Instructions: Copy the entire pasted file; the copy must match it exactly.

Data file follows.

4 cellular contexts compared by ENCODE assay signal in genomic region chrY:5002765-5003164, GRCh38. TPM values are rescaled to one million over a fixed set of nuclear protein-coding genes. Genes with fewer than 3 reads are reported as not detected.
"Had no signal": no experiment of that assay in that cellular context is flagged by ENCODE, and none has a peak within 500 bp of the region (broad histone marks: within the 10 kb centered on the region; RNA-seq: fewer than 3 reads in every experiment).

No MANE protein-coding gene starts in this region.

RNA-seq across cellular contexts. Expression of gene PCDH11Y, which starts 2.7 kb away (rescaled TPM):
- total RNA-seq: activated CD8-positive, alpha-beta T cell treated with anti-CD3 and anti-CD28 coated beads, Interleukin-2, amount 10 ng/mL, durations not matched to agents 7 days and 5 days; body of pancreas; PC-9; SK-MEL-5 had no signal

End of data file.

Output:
4 cellular contexts compared by ENCODE assay signal in genomic region chrY:5002765-5003164, GRCh38. TPM values are rescaled to one million over a fixed set of nuclear protein-coding genes. Genes with fewer than 3 reads are reported as not detected.
"Had no signal": no experiment of that assay in that cellular context is flagged by ENCODE, and none has a peak within 500 bp of the region (broad histone marks: within the 10 kb centered on the region; RNA-seq: fewer than 3 reads in every experiment).

No MANE protein-coding gene starts in this region.

RNA-seq across cellular contexts. Expression of gene PCDH11Y, which starts 2.7 kb away (rescaled TPM):
- total RNA-seq: activated CD8-positive, alpha-beta T cell treated with anti-CD3 and anti-CD28 coated beads, Interleukin-2, amount 10 ng/mL, durations not matched to agents 7 days and 5 days; body of pancreas; PC-9; SK-MEL-5 had no signal